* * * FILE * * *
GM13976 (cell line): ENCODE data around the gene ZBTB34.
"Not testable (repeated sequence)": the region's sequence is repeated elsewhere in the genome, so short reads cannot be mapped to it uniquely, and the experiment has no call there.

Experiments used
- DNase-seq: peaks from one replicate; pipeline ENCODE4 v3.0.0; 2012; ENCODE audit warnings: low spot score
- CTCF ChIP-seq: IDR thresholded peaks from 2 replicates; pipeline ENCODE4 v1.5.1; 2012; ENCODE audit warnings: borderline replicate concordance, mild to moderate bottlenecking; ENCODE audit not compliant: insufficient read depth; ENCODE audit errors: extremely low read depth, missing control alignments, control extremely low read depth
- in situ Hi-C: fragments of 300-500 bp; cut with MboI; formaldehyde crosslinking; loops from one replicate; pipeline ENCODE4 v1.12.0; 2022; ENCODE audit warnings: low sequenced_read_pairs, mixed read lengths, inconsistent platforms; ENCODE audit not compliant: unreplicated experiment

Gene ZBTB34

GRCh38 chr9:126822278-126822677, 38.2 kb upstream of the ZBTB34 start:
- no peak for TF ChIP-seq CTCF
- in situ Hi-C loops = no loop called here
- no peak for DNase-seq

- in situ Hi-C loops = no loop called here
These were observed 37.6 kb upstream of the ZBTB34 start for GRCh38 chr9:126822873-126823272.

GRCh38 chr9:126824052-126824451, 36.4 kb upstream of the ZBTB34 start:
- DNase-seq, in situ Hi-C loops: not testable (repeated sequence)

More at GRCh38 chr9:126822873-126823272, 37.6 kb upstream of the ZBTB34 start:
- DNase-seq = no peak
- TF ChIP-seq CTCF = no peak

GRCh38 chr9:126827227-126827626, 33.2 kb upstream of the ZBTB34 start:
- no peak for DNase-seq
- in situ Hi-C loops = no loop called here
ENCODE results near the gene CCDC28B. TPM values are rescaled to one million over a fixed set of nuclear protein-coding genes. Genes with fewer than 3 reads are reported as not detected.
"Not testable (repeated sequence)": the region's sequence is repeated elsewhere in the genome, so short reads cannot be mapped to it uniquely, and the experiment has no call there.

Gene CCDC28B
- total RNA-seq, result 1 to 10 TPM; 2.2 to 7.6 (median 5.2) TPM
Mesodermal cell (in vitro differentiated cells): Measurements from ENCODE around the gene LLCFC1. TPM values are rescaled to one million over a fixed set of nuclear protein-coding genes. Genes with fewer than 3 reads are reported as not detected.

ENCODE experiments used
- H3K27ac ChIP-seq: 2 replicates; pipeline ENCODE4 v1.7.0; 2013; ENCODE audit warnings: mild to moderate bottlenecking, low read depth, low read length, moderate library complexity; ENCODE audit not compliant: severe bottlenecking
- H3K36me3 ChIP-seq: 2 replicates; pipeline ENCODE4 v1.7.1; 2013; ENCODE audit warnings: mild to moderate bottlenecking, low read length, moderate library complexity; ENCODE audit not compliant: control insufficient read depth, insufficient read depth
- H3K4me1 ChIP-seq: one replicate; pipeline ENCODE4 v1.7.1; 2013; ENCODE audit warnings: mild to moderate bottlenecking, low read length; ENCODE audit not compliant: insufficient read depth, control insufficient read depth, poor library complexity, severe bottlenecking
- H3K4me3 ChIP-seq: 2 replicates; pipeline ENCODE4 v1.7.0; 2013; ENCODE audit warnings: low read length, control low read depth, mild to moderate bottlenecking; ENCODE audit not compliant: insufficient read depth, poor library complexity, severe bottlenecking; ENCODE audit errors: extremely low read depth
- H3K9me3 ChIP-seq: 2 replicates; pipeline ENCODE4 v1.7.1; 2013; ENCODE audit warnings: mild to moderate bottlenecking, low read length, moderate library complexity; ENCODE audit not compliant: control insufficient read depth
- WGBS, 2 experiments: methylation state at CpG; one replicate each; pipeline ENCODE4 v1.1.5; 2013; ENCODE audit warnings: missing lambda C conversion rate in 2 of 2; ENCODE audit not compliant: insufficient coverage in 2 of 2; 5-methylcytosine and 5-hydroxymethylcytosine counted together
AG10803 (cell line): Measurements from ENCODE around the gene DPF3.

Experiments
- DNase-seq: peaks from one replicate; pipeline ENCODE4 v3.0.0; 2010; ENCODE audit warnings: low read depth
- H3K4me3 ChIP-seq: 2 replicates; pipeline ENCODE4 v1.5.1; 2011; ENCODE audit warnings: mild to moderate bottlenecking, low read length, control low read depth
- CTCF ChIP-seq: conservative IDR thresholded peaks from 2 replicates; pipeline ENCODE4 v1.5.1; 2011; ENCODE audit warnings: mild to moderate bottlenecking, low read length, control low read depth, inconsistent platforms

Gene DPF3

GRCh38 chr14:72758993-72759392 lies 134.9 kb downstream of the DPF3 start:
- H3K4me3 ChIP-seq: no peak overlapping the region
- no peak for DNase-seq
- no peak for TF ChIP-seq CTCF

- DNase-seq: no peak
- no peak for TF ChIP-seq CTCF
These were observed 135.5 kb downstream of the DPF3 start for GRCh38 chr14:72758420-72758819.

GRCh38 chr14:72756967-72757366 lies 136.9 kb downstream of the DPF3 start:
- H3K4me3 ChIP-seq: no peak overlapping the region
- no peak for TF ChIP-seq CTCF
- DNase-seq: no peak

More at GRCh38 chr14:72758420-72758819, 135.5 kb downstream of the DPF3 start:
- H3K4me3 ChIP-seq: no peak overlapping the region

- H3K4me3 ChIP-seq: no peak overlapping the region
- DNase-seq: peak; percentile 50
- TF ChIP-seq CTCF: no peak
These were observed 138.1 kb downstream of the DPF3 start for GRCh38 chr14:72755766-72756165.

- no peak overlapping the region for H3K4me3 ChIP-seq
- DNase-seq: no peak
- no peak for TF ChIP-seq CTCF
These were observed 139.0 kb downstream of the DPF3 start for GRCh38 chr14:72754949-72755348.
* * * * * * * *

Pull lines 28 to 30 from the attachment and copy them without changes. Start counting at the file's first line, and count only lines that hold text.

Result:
- H3K27ac ChIP-seq: 2 replicates; pipeline ENCODE4 v1.7.0; 2013; ENCODE audit warnings: mild to moderate bottlenecking, low read depth, low read length, moderate library complexity; ENCODE audit not compliant: severe bottlenecking
- H3K36me3 ChIP-seq: 2 replicates; pipeline ENCODE4 v1.7.1; 2013; ENCODE audit warnings: mild to moderate bottlenecking, low read length, moderate library complexity; ENCODE audit not compliant: control insufficient read depth, insufficient read depth
- H3K4me1 ChIP-seq: one replicate; pipeline ENCODE4 v1.7.1; 2013; ENCODE audit warnings: mild to moderate bottlenecking, low read length; ENCODE audit not compliant: insufficient read depth, control insufficient read depth, poor library complexity, severe bottlenecking